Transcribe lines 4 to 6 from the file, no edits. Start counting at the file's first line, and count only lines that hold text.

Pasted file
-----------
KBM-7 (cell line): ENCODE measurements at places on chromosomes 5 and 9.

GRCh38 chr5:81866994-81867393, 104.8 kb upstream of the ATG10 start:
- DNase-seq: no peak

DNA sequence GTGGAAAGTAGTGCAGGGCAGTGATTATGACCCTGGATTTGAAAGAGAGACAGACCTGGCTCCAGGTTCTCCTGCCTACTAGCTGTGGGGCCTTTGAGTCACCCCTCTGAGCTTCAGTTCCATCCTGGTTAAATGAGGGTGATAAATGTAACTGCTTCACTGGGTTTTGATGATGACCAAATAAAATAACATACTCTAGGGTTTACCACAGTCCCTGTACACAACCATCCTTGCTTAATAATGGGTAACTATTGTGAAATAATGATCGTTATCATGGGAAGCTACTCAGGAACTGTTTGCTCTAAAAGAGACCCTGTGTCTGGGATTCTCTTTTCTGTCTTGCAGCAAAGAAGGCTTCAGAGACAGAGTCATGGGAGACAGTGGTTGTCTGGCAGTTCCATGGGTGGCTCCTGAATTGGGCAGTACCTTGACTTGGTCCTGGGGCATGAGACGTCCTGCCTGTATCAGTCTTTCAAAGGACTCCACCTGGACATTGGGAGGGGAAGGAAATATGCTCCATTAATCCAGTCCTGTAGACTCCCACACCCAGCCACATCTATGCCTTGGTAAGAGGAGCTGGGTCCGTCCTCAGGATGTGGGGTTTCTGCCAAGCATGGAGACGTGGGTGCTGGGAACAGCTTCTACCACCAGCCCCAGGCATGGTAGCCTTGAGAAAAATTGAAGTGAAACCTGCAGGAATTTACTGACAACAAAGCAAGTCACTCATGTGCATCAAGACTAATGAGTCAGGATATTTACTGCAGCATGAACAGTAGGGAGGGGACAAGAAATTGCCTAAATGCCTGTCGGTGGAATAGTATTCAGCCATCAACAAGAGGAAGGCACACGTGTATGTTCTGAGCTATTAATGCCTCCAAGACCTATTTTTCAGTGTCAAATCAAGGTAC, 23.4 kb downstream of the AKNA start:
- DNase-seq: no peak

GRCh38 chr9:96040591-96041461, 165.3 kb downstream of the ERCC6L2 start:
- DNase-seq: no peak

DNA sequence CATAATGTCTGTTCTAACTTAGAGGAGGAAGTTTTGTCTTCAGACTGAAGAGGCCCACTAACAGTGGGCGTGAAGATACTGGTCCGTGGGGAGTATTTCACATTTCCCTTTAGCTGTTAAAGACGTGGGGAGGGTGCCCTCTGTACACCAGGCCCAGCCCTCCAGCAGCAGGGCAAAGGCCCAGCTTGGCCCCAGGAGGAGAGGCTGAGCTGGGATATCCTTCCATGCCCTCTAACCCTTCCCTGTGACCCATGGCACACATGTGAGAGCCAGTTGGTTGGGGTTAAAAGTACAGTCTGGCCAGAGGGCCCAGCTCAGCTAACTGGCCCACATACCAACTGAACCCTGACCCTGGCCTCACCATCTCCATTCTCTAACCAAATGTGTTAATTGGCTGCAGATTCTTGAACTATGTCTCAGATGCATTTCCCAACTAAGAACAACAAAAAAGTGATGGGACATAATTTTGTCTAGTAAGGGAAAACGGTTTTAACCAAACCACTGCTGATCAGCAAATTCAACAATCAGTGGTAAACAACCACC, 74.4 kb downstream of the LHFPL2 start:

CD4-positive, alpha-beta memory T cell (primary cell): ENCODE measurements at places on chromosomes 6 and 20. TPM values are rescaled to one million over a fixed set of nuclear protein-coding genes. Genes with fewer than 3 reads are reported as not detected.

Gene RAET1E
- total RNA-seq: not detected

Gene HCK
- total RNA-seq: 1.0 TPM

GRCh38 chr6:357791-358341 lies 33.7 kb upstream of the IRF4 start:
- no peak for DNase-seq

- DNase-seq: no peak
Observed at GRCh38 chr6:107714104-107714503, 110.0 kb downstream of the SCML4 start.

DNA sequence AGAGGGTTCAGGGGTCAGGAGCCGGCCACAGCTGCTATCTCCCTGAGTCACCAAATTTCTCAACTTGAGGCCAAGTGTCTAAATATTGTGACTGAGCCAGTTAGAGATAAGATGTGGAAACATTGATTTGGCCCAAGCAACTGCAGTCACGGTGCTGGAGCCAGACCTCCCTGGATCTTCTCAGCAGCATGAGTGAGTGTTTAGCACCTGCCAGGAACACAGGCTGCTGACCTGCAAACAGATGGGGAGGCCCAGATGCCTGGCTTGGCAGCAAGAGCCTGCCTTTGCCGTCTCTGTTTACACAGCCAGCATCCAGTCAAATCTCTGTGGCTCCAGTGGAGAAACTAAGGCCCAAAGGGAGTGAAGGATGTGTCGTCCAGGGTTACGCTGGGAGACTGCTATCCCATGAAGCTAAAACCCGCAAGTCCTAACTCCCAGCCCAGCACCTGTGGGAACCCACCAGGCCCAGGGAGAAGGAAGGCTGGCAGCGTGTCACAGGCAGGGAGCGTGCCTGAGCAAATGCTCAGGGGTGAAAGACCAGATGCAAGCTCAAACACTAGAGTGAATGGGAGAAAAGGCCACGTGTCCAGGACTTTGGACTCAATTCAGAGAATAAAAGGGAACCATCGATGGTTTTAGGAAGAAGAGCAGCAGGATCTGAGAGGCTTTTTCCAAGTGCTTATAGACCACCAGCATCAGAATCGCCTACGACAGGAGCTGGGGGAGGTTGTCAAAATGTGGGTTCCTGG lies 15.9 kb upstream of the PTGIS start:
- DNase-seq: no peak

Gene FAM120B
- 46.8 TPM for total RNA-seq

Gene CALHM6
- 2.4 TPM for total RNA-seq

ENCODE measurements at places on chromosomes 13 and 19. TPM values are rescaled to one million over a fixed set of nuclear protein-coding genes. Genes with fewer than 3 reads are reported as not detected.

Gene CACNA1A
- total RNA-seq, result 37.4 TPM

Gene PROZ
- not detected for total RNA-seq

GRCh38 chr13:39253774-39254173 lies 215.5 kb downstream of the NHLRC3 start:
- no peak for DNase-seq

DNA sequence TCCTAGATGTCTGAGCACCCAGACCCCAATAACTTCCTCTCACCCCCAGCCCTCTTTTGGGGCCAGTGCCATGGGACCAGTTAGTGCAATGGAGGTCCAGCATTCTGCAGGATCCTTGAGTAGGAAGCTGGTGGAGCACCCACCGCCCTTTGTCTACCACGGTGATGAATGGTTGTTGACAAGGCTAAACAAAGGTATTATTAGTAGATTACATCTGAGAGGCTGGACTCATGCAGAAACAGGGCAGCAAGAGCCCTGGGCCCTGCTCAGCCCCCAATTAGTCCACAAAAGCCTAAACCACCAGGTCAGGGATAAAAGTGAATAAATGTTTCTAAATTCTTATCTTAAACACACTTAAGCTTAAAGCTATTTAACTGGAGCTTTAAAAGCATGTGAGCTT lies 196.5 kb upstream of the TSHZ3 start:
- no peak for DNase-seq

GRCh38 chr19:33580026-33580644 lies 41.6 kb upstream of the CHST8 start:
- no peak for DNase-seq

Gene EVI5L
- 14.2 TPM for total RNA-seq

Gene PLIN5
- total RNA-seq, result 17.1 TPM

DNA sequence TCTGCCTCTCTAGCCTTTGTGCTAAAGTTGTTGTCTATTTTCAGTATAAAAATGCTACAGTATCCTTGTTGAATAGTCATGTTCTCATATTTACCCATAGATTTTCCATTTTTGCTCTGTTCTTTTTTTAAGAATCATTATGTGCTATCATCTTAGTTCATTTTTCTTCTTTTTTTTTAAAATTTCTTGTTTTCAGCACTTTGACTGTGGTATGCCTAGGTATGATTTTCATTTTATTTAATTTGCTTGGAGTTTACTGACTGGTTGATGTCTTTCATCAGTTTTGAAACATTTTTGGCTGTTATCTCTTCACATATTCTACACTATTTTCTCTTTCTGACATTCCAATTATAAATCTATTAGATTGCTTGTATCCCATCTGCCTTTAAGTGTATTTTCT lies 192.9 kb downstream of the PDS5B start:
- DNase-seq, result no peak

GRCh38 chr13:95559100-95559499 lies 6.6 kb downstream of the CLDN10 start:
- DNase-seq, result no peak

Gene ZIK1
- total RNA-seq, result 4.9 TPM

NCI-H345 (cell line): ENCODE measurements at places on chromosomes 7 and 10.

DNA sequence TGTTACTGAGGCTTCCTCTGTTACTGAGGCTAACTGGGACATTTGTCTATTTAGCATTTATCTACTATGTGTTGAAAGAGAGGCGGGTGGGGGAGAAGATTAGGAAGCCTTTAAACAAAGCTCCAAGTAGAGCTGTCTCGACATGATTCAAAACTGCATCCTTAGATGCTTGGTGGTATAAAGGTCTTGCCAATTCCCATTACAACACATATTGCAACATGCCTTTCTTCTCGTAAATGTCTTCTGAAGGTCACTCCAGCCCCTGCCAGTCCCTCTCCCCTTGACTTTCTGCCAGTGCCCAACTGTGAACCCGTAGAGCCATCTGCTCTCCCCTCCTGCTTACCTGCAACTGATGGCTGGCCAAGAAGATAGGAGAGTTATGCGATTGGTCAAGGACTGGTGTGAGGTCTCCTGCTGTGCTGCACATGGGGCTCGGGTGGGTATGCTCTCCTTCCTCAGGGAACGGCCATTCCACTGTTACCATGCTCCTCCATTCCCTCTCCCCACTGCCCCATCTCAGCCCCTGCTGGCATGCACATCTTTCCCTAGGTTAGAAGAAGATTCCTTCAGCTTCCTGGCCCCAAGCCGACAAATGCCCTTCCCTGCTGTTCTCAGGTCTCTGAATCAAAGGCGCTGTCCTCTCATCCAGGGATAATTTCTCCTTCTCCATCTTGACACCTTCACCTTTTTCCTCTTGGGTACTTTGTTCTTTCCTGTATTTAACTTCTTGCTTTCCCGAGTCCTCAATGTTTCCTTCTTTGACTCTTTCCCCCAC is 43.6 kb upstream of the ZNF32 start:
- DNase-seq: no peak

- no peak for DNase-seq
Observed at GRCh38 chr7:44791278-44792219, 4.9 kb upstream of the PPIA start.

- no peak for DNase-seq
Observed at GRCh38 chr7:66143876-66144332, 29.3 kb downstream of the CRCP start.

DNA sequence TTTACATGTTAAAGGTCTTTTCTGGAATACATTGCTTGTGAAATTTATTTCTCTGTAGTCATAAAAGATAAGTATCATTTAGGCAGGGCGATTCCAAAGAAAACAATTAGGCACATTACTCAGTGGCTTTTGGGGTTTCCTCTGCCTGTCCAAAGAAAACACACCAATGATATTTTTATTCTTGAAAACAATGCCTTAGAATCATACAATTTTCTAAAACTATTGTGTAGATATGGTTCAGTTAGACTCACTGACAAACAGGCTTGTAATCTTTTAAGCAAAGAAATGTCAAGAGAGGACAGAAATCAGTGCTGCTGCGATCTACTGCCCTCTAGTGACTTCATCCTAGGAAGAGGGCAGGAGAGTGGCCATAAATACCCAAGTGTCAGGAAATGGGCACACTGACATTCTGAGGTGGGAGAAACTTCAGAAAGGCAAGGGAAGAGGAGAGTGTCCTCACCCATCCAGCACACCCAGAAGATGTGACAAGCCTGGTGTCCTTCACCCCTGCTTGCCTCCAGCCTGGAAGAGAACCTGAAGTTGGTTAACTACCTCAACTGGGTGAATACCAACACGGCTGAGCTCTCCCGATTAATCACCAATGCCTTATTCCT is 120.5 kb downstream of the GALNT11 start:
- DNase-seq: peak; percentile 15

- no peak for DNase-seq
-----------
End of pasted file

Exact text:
DNA sequence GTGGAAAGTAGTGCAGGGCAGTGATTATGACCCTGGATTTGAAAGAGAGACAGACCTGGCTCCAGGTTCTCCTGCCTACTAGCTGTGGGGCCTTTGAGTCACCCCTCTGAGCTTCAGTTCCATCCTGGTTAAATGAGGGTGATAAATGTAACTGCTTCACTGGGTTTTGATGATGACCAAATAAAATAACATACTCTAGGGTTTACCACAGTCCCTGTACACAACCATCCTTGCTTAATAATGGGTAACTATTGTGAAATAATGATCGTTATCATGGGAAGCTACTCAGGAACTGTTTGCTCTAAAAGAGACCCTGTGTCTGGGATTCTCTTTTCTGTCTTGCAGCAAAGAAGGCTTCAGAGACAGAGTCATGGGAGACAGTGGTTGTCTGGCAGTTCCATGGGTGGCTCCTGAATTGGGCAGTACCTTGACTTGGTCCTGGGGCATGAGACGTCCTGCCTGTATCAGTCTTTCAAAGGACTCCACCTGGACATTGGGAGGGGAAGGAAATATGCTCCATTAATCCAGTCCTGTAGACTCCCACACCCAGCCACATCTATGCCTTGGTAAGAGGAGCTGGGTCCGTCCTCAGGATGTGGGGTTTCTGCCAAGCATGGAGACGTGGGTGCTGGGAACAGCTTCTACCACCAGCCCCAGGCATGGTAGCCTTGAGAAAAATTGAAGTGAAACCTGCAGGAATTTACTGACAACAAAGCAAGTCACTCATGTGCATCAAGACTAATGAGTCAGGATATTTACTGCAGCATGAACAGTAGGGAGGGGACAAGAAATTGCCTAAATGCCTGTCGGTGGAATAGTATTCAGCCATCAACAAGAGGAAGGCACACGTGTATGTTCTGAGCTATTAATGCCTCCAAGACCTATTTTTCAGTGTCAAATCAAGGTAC, 23.4 kb downstream of the AKNA start:
- DNase-seq: no peak

GRCh38 chr9:96040591-96041461, 165.3 kb downstream of the ERCC6L2 start: